SoFlo Scoop: Secretary of Education visits South Florida schools; Pembroke Pines water possibly unsafe; Miami Heat back in playoffs

2017-04-07T08:33:38+00:00 April 7th, 2017|Roundups|

Good morning South Florida! Today is Friday, April 7. Miami will be sunny with a high 79 and low 58; Key West will also have sunny skies with a high 73 and low 66; Fort Lauderdale will be sunny with a high 78 and low 57, and for those in Naples expect a sunny windy day with a high 74 and low 55. Time to get smart fast:

  • United States Secretary of Education Betsy DeVos made her first visit Thursday to a few public schools in Miami-Dade. Secretary DeVos visited Care Elementary school, Florida International University and made her final stop by visiting Sports Leadership and Management, a public charter school in Miami that was founded by Pitbull. 7 News Miami
  • Pembroke Pines and the Florida Department of Health are fighting to prove if the water in Pembroke Pines is safe to drink. One area of the city tested last year showed high levels of contaminants in the supply. The chemicals found could lead to liver and kidney issues. At the city’s commission meeting on Wednesday the commission agreed to bring in a third party to take a look at the city’s water system. Local 10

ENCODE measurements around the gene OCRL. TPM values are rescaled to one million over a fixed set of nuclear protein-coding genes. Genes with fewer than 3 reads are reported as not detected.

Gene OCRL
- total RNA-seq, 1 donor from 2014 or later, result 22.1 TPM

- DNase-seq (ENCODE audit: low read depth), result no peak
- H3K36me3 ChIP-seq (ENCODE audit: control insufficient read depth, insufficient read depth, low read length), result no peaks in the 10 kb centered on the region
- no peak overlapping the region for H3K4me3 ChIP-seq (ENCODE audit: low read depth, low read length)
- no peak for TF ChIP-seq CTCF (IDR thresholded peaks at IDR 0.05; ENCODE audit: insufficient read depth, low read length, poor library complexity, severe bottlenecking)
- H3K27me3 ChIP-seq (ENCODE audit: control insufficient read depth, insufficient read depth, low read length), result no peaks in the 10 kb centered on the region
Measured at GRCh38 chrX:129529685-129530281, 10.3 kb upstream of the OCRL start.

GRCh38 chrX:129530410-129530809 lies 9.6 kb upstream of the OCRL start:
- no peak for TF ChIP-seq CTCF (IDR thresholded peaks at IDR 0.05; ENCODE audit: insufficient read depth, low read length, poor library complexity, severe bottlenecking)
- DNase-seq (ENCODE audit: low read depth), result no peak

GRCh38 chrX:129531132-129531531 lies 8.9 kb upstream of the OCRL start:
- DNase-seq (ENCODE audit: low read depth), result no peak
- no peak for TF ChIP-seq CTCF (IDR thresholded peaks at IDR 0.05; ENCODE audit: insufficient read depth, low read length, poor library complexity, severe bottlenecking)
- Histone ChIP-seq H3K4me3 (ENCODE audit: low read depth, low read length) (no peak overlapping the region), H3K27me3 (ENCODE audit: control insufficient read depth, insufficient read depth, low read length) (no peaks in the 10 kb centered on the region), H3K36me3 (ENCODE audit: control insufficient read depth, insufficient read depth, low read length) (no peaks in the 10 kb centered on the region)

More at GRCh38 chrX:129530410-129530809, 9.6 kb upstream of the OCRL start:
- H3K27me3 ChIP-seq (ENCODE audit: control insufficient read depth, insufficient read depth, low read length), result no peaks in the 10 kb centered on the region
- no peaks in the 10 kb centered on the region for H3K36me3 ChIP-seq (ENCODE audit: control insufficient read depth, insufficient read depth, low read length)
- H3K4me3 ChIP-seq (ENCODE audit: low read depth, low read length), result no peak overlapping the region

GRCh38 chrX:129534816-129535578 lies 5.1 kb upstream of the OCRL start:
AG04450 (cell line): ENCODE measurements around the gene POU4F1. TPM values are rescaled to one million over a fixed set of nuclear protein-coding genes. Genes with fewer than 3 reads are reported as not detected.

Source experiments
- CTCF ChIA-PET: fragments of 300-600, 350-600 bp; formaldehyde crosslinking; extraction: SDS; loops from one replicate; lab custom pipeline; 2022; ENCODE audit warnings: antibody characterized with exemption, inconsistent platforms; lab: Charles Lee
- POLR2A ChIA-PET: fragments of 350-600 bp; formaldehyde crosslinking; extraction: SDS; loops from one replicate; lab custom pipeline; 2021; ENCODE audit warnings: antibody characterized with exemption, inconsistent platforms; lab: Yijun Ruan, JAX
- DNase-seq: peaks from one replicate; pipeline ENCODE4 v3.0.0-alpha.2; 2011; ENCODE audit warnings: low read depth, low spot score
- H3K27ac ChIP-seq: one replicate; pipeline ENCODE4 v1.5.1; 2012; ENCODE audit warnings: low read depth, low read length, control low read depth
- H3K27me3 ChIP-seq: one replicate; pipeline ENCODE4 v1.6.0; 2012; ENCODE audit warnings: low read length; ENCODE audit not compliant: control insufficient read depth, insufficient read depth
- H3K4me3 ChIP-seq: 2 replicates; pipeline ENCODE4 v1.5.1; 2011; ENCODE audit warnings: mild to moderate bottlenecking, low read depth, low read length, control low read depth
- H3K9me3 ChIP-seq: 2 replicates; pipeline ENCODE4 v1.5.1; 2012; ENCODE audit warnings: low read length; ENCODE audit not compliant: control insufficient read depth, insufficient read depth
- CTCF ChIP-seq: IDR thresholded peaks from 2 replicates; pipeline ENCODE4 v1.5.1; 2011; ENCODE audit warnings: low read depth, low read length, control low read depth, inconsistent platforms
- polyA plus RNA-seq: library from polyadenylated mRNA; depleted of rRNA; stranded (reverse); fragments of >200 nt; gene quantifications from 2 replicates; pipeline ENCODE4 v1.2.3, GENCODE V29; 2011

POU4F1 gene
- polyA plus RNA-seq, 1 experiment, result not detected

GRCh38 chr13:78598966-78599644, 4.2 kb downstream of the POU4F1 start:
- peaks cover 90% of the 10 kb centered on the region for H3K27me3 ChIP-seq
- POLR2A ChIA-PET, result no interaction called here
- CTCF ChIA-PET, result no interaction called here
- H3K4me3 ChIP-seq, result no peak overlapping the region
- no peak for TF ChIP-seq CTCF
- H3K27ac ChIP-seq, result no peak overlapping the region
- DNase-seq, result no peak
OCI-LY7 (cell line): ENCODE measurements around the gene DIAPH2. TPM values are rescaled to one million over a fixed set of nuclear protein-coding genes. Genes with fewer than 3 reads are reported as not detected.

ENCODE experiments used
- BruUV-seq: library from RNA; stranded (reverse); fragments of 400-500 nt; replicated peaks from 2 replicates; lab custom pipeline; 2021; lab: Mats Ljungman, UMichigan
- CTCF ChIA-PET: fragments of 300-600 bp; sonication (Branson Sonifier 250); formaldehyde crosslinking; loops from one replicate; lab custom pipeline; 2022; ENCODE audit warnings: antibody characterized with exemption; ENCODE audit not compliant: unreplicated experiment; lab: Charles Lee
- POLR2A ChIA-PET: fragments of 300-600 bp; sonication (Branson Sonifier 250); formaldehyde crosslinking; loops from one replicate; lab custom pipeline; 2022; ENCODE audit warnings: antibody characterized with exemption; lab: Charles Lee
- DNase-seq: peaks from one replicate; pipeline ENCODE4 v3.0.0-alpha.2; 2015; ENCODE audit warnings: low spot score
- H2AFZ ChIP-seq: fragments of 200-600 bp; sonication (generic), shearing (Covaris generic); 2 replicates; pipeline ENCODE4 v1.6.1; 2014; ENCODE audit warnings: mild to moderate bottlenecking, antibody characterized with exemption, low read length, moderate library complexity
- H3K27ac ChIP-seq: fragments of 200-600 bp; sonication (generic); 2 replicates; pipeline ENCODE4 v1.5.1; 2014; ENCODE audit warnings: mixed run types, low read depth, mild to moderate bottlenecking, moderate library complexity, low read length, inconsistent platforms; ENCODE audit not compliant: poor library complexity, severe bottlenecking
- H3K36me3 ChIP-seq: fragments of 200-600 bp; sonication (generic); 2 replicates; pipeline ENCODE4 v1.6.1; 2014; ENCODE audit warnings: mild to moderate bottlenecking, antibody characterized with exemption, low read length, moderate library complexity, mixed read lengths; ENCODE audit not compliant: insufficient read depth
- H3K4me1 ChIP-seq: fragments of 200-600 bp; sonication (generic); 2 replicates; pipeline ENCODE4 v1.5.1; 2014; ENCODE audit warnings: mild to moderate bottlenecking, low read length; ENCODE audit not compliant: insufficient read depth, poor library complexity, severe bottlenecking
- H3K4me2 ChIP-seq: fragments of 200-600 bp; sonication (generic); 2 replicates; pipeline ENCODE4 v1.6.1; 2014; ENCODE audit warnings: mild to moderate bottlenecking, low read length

• The dry heat in South Florida has caused a huge growing brush fire, forcing the Everglades Holiday Park to shutdown Thursday. Scott Peterich, spokesman for the Florida Forest Service, said the fire is 20 percent contained. The fire has been burning for two days. Miami Herald
  • The Miami Heat moved back to playoff position after beating the Charlotte Hornets 112-99. Chicago, Miami and Indiana are all 1.5 games behind Atlanta who has the sixth spot in the playoff. Miami Herald
  • A legislative bill that will increase Florida’s homestead exemption may be good for Florida homeowners but not for counties and cities. Broward Mayor Barbara Sharief said her county would lose $40 million and would have to makeup that revenue by cutting services. “This is not a tax cut. This is a tax shift,” she said. The Florida homestead exemption bill needs to win the support of three-fifths of the members of the House and Senate to reach ballot. Miami Herald

—  Magaly Duarte, South Florida News Service